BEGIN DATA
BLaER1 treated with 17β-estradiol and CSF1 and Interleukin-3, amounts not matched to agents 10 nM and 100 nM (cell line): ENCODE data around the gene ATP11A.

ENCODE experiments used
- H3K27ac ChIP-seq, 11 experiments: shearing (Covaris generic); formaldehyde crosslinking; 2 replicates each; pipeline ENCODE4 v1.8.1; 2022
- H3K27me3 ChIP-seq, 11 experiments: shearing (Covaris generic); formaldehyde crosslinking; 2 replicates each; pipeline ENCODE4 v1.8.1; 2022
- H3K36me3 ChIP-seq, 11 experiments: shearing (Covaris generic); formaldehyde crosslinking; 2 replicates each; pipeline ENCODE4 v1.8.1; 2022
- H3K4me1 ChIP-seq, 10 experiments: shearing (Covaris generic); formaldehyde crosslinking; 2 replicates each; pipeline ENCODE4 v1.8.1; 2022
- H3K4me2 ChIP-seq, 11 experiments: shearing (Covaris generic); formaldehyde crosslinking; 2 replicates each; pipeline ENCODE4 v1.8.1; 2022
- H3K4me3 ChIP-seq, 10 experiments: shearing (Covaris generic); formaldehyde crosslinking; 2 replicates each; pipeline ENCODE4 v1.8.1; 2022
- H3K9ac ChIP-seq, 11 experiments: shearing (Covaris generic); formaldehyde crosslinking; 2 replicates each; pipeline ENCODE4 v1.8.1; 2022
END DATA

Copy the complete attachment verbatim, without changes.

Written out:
BLaER1 treated with 17β-estradiol and CSF1 and Interleukin-3, amounts not matched to agents 10 nM and 100 nM (cell line): ENCODE data around the gene ATP11A.

ENCODE experiments used
- H3K27ac ChIP-seq, 11 experiments: shearing (Covaris generic); formaldehyde crosslinking; 2 replicates each; pipeline ENCODE4 v1.8.1; 2022
- H3K27me3 ChIP-seq, 11 experiments: shearing (Covaris generic); formaldehyde crosslinking; 2 replicates each; pipeline ENCODE4 v1.8.1; 2022
- H3K36me3 ChIP-seq, 11 experiments: shearing (Covaris generic); formaldehyde crosslinking; 2 replicates each; pipeline ENCODE4 v1.8.1; 2022
- H3K4me1 ChIP-seq, 10 experiments: shearing (Covaris generic); formaldehyde crosslinking; 2 replicates each; pipeline ENCODE4 v1.8.1; 2022
- H3K4me2 ChIP-seq, 11 experiments: shearing (Covaris generic); formaldehyde crosslinking; 2 replicates each; pipeline ENCODE4 v1.8.1; 2022
- H3K4me3 ChIP-seq, 10 experiments: shearing (Covaris generic); formaldehyde crosslinking; 2 replicates each; pipeline ENCODE4 v1.8.1; 2022
- H3K9ac ChIP-seq, 11 experiments: shearing (Covaris generic); formaldehyde crosslinking; 2 replicates each; pipeline ENCODE4 v1.8.1; 2022